Let’s get S.M.A.R.T. about evangelism. No, I’m not referring to a “cone of silence,” or communicating via shoe phone, for those old enough to remember the TV series. I’m talking about a holistic approach to reaching more people for Jesus. Examine your church’s entire ministry and overall approach to fleshing out the great commission. Is there proper focus on others, and their need for the gospel? Do the elements of church life work together to create positive synergy for evangelism? Here are some ways your church can get S.M.A.R.T. about evangelism.

SPIRITUAL CLIMATE

Learn to become a spiritual climatologist, and evangelism environmentalist. The spiritual atmosphere of your church largely determines if you will experience showers of blessings or a draught in the baptistry.

Pray for souls to be saved, and for believers to be bold. Preach the word of God in season and out. Stress outreach and include gospel presentations in Sunday School classes and small groups. Conduct regular witness training, and set aside  specific times for outreach. Make use of testimonies. Be mindful that every kind word and caring act enhances the spiritual climate of your church and community. We must be good news if we are to share the “good news.”

MINISTRY TO OTHERS

Get outside the walls of the church and serve beyond the gravitational pull of the membership. Discover the needs of others around you and develop ministries to meet those needs. Recovery ministries, child care, food distribution, tutoring, literacy classes, and servant evangelism efforts are just a sample. Create your own list of 101 ways to reach out to your community.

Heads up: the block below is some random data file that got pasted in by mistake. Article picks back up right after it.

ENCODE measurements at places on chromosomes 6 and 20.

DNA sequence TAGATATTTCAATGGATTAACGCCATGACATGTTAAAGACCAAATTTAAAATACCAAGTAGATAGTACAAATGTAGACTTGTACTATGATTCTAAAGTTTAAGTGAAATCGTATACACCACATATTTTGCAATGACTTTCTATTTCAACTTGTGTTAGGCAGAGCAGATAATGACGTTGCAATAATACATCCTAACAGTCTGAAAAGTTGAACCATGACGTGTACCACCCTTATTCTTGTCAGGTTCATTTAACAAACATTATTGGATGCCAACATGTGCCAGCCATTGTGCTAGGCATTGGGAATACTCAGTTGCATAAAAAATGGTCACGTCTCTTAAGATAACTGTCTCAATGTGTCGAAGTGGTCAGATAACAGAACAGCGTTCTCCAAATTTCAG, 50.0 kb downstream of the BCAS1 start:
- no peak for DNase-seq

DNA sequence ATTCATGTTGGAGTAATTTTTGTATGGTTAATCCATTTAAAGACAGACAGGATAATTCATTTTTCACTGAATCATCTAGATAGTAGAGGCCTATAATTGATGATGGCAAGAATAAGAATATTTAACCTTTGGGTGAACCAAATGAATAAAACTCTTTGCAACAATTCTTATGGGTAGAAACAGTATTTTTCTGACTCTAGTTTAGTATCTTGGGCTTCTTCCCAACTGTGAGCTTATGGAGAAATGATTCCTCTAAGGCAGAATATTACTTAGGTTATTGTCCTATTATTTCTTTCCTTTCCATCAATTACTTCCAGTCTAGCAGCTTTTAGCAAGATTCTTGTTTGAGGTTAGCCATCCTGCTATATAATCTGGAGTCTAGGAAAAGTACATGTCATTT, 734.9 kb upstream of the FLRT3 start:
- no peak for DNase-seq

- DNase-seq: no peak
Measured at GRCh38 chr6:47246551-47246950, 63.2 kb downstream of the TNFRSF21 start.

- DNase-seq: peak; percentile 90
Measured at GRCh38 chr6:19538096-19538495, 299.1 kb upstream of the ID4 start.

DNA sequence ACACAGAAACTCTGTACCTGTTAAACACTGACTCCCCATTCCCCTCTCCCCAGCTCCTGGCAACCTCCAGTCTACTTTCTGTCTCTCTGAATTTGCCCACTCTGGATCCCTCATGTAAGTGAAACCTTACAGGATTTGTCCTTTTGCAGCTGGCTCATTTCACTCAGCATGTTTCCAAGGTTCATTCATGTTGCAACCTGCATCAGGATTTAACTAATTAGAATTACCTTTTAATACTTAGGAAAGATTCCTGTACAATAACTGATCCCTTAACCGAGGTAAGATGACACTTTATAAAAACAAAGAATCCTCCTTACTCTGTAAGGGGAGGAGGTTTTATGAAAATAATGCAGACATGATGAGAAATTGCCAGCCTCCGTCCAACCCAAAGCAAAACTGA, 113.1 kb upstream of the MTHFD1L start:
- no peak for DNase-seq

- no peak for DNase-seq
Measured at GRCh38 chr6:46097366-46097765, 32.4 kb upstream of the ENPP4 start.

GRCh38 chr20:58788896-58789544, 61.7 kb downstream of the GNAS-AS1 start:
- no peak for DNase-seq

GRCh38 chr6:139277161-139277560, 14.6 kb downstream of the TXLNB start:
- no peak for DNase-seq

ACTIVITIES FOR OTHERS

Include those outside the church in activities of the church. In fact, initiate activities just for them. Vacation Bible School, concerts, musicals, dinner theaters, recreation, family movie nights, and game nights (including video games), just scratch the surface of possibilities. But, activites need not be just an inside job. Consider how others can join you in engaging the community for Christ.

RELATIONSHIPS WITH OTHERS

Equip and encourage the church to cultivate relationships with neighbors, co-workers, and others in their constellation of influence. Learn to genuinely care for them and show it. Practice a lifestyle of evangelism, and “infiltration” tactics, so when Sunday services are over the church is strategically deployed not simply dispersed. Be salt and light by “infiltrating” organizations, teams, exercise classes, and other venues where lost people gather. As Jesus demonstrated, meeting people where they are is the first step to getting them to where God wants them to be.

TRUTH SHARED WITH OTHERS

Become an opportunist. Be sensitive to holy moments and divine appointments. Share the truth about Jesus; who He is, what He has done, and the difference He makes in your life.

Since evangelism is a top priority of the church and every Christian’s job, let’s get S.M.A.R.T. about it.